In the 2017 Infrastructure Report Card, the American Society of Civil Engineers (ASCE) issued a grade of D+ for the condition of the country’s wastewater systems. ASCE classifies wastewater to include sewage treatment plants, sanitary sewer pipelines and collection systems, storm water management, and combined sewer overflows (CSOs). The aged and decaying state of wastewater systems is not unique to the United States, but is also a global concern.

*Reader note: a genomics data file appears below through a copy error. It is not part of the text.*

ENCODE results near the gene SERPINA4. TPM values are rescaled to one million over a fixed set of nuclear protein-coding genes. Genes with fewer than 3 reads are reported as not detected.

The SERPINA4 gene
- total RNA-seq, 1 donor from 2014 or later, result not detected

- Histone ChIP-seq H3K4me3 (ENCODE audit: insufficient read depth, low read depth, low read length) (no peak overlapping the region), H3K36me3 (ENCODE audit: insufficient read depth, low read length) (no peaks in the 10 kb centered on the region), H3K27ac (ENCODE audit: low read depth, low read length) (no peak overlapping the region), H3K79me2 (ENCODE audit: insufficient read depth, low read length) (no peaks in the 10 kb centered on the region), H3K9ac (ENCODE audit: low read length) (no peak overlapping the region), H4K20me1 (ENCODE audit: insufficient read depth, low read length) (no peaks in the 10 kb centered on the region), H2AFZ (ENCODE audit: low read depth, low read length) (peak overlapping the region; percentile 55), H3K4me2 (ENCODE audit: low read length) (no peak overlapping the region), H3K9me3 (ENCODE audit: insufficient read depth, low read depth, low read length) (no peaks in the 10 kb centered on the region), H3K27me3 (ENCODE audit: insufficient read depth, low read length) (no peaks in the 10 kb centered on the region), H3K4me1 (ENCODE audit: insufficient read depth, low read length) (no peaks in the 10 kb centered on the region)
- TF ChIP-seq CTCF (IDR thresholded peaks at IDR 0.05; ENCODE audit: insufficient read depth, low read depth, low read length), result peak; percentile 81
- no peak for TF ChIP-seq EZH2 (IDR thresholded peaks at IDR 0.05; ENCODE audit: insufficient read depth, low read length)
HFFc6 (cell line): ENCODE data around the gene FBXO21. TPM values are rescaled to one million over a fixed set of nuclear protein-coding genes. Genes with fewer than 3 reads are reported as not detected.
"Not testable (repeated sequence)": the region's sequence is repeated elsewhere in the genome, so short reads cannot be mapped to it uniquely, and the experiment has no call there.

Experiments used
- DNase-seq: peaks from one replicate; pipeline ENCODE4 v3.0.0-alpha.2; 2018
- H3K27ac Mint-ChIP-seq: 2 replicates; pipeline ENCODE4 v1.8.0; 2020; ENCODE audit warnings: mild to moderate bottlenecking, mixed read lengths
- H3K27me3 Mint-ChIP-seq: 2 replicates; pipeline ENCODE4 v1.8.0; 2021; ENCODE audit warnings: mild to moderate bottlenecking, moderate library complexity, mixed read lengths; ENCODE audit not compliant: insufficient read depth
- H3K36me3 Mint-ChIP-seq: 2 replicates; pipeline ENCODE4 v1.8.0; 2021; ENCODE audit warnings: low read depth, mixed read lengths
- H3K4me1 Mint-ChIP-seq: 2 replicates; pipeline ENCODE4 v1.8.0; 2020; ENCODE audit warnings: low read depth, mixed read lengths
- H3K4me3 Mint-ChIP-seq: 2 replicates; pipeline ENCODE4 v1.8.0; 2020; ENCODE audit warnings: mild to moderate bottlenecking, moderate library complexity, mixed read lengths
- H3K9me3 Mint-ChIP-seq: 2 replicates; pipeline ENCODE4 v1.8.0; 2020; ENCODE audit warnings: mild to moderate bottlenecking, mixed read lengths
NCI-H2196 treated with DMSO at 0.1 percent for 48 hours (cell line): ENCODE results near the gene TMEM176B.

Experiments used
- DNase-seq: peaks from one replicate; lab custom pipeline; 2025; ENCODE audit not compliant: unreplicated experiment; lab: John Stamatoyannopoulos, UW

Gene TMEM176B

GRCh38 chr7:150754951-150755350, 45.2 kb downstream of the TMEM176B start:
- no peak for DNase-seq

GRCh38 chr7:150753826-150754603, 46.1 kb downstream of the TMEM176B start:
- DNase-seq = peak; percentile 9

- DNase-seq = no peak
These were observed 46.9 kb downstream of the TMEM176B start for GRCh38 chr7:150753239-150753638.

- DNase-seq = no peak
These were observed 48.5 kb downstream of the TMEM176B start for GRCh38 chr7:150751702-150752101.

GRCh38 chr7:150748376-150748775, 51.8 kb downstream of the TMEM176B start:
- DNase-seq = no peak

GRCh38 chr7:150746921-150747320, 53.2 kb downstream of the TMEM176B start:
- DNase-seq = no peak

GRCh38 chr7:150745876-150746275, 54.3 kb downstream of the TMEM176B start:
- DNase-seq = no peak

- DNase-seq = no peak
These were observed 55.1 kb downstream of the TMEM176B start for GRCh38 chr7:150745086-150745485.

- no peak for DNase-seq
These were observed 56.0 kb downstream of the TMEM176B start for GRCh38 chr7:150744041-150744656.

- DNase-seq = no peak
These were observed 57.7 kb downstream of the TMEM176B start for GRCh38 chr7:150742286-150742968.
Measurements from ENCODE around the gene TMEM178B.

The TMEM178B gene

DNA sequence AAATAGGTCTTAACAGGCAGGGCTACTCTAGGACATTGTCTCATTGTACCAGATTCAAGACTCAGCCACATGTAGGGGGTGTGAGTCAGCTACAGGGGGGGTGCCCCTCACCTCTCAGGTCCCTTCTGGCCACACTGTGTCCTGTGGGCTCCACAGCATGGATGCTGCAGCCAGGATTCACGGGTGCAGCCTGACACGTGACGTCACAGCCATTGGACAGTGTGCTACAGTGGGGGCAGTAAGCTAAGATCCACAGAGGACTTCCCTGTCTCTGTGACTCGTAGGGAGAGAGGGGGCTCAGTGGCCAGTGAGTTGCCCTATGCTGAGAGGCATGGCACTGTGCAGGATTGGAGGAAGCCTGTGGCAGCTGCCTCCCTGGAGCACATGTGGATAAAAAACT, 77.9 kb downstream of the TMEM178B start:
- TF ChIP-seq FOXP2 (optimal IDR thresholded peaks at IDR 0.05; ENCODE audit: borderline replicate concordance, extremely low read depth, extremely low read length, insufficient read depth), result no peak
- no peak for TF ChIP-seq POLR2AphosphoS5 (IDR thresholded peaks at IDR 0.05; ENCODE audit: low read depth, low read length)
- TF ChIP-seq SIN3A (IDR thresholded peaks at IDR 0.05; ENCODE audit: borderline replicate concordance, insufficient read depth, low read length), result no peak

While many local and federal agencies around the world have begun to develop asset management plans for their wastewater systems, and thousands of pipeline rehabilitations are conducted annually, large-diameter wastewater pipelines are areas of key concern. Typical dig-and-replace technologies often are not practical, because in most urban areas, these degrading pipes are located directly under critical infrastructure such as major roadways or other assets. As the diameter of these pipes becomes larger (more than 36 in.), the cost of many traditional trenchless technologies, such as cured-in-place pipe, becomes exponentially more expensive and often requires significant excavation around access points that present additional issues related to community disturbance, traffic control, noise and general disruption. Other techniques, such as slip-lining, would require an even greater excavation diameter for an access hole to install new liners. Additionally, other issues related to either the shape (round, arched, elliptical) or the layout (straight, curved, bends of various radii) can make these repair technologies impractical.
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